Mind picture a polygamous, sprawling compound dotted with wives, in smoky huts.
The family’s pillar of strength and unity wouldn’t indulge in small talk over the family breakfast. One, there wasn’t a family breakfast – real men ate alone in their solitary huts – middle of the yard.
Two, what would be the discussion?
Kimani, how many rabbits have you caught this week?
Wanjohi, how many fights do you have to lose to Chege to prove to be a man?
No, such talk was reserved for smoky women huts. Real men dabbled in matters of survival, war, life and sustenance.
At some point every year, the man summons a meeting – outside his mystic Thingira. It wouldn’t be a comment in passing, and neither would he make the summon himself. He’d send the senior wife, and space out the meeting for a few days, perhaps even a week.
No brat in the entire household, or their mothers or resident relatives would have an excuse for missing the family AGM. What would’ve been the excuse, anyways?
“Am sorry, Ithe wa Kimani, I was with the midwife…..”
“I was nursing your youngest – 12th – son who’s got the small pox….”
Thou shall not poke a napping lion.
Come D-Day, the king of the household keeps the subjects waiting – protocols, hello.
Or, he’s snoring off a dreadful hangover from a potent herbal beer pot he’d smashed the previous night.
No one dares be late – oh, wait, the youngest (and, favorite) wife still hasn’t got the hang of affairs in this kingdom. She enjoys some enviable length of amnesty. The older wives make faces and exchange knowing smiles.
“Enjoy your youth while it lasts…..”
Presently, the king emerges. He surveys his subjects. Its bad luck to make an actual head count – but, some cursory scan instantly ticks all as present. Even toddlers are quiet – some are getting a glimpse of the great man for their first time!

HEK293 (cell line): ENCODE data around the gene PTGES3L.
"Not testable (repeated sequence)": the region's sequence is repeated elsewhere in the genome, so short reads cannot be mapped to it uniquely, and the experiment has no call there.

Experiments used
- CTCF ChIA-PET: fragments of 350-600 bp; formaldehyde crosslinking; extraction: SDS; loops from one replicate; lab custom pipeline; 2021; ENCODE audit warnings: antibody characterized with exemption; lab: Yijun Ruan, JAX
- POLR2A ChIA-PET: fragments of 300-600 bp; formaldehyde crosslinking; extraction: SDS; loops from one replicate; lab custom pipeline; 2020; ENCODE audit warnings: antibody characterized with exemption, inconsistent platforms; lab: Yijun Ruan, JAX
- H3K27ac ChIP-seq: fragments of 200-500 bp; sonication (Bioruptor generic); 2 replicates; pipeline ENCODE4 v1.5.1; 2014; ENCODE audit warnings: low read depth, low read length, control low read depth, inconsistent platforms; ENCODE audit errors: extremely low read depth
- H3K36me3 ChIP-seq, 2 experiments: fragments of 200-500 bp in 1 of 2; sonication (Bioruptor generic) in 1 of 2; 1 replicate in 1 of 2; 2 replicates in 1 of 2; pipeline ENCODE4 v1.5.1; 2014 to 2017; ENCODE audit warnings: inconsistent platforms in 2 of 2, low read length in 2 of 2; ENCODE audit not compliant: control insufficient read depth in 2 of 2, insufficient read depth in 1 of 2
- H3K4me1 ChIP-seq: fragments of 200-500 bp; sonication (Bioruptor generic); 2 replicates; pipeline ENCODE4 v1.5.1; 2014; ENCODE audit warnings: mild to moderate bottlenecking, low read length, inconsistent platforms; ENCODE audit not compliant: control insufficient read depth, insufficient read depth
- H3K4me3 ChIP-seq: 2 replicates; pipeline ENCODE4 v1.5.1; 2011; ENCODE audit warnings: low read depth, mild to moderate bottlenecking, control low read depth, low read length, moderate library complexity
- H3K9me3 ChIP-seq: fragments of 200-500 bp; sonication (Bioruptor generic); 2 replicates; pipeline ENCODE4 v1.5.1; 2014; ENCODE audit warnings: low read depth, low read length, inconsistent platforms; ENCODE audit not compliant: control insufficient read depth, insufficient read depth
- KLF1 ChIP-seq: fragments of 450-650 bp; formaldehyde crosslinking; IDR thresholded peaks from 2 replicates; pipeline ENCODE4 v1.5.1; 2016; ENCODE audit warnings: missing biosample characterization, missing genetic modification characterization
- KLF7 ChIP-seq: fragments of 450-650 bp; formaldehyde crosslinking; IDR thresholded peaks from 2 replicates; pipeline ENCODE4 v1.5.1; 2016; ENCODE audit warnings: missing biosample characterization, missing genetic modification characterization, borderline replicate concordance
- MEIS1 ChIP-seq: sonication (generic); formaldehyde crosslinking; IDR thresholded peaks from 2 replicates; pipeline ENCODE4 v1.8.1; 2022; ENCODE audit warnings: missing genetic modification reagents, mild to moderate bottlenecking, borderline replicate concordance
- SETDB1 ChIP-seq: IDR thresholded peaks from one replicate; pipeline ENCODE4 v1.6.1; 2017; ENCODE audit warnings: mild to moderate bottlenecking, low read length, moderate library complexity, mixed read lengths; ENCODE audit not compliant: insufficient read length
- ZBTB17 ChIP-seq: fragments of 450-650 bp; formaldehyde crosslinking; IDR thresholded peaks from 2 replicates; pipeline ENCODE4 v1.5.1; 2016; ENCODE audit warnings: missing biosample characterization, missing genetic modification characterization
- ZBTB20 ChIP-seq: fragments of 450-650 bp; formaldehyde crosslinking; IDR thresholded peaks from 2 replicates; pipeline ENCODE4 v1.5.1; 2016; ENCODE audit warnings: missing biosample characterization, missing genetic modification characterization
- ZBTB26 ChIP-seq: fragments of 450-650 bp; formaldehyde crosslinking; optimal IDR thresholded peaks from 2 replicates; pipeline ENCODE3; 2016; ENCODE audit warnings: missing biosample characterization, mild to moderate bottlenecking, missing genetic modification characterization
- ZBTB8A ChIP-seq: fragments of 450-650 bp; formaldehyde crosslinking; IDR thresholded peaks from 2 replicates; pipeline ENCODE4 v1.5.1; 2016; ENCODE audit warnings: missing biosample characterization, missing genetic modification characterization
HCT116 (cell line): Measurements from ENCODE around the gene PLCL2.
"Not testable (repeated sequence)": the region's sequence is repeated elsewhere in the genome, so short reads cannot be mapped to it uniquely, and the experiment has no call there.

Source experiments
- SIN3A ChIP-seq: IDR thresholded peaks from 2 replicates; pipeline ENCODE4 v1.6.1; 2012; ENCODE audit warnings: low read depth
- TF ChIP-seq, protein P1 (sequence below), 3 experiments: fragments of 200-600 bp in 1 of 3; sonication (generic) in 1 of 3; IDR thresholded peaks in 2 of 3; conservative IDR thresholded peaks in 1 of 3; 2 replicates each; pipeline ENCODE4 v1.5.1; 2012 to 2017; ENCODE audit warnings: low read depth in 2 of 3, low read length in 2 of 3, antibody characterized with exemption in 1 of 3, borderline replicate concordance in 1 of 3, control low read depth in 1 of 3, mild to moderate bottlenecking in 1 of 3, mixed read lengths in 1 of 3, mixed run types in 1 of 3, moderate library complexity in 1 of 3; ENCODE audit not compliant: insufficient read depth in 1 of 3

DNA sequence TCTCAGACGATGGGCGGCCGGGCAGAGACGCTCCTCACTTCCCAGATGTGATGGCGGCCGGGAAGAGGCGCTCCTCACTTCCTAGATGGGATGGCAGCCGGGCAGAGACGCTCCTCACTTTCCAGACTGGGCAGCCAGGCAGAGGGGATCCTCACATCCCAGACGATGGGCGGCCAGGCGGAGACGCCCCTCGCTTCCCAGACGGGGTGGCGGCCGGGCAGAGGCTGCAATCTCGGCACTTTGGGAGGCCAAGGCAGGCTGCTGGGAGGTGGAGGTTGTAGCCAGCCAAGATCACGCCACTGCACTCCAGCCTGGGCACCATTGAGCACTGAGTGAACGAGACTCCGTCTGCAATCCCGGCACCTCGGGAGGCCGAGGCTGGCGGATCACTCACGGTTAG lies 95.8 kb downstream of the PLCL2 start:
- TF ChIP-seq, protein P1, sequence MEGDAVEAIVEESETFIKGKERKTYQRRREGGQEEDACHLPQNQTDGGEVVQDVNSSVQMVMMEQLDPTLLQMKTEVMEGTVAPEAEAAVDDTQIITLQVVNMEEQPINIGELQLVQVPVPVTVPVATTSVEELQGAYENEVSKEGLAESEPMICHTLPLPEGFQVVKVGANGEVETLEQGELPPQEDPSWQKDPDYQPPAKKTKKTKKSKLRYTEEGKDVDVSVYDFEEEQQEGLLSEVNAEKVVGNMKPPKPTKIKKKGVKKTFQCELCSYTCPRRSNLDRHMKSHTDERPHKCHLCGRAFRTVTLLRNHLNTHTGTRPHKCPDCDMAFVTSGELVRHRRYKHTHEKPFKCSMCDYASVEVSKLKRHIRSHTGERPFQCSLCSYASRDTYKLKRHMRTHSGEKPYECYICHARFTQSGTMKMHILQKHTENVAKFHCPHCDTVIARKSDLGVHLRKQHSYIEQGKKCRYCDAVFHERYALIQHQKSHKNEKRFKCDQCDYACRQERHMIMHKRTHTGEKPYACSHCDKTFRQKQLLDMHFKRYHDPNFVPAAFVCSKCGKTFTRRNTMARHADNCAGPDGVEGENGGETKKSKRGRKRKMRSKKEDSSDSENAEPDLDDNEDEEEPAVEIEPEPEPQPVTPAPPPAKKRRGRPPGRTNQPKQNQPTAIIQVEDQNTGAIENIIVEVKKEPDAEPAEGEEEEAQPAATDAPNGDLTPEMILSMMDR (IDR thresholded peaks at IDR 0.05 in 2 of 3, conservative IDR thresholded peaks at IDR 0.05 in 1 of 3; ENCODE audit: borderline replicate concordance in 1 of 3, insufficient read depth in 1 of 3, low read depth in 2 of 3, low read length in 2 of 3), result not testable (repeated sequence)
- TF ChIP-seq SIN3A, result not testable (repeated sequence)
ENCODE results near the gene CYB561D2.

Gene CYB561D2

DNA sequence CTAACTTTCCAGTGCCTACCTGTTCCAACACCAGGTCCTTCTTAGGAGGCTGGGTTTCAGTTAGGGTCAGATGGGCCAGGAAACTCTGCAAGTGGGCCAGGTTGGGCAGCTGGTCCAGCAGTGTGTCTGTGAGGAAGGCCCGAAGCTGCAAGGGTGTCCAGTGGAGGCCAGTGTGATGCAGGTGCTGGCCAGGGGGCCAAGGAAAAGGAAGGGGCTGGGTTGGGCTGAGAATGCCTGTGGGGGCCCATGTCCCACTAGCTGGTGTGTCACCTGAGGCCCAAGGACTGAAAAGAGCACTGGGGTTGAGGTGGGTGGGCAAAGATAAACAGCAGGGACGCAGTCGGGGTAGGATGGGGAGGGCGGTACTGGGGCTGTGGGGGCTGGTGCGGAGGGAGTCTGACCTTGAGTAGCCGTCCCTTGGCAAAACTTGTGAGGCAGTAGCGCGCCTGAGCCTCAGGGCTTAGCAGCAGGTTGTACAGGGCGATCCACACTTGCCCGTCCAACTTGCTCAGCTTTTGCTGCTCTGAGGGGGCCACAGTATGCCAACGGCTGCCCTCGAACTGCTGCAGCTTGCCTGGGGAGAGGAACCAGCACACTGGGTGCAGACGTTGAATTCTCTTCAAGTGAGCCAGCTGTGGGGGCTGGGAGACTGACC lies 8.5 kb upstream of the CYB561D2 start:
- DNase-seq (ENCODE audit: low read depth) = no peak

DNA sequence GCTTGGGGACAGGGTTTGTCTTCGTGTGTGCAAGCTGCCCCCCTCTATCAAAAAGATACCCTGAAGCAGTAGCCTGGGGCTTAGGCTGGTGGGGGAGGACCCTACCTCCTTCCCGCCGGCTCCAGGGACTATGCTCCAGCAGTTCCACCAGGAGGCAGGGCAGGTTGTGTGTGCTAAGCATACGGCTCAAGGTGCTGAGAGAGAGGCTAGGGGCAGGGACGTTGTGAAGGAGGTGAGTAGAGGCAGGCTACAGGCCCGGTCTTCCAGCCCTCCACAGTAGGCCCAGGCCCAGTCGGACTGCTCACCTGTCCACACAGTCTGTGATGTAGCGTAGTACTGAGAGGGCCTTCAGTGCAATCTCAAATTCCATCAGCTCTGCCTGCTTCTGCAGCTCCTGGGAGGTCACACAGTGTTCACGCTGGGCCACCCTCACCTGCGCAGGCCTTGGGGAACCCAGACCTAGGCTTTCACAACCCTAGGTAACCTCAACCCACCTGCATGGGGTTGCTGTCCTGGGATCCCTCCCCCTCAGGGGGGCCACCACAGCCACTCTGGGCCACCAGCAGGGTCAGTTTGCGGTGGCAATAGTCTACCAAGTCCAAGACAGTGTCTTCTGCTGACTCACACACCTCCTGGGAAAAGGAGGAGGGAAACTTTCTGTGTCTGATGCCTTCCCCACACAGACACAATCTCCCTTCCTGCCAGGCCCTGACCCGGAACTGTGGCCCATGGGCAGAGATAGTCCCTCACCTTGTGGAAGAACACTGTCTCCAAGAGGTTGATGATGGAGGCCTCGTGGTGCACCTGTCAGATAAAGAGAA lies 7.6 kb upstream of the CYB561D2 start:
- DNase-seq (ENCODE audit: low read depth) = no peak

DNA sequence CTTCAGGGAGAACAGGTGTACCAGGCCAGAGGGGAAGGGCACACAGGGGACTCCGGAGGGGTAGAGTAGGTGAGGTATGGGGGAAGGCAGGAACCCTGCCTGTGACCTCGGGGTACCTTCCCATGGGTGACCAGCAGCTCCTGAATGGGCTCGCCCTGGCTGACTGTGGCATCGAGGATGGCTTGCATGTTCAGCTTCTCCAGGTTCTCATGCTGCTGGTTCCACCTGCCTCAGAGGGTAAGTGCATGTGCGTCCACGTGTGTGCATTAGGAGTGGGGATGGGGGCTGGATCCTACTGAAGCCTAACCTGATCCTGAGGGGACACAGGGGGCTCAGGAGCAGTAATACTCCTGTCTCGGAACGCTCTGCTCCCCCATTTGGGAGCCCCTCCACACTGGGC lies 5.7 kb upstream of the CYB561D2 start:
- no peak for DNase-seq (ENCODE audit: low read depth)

The meeting is short. He knows affairs of his dynasty are presently grounded: Simmering pots need to be simmering. Mud walls and floors need to be re-walled. Millet farms need be guarded. And, wives need their time to be wives.
The kids are lined up. The oldest is appointed the de facto Prime Minister, and subsequent authority handed down in regard of age and gender. The boys naturally get aligned to livestock, and girls find grounding in the farms and their mother’s kitchens.
The boys are given goats, and young cattle. The animals are their own – to take to pasture, manage, calve, milk and all it pertains. Each nurtures a specific household. If there’s a wife without a son, the household is merged with the strongest.
Or, gets an ‘extra’ son from another house assigned to her.
The ruler of the household (it was a dynasty – not a democracy) didn’t break down the basics of finance, but it was a sustenance plan for each unit in the homestead.
It was a way to save for the future, and teach young ones the mechanics of trade, and exchange.
Fast forward to the present generation of parenting, and childhood. The basics of finance haven’t changed, just the modes of saving and instruction.
Introducing the iconic Jumbo Junior Bank Account.
Co-op Bank has a transitional account that’s teaches the financial discipline kids need to nurture a saving culture to kids. It’s designed for children below the age of 18 years, for the safe keeping of money – and, loaded with unbelievable benefits.
To sign up, or learn more about Jumbo Junior, visit the nearest Co-op Bank branch, or click here.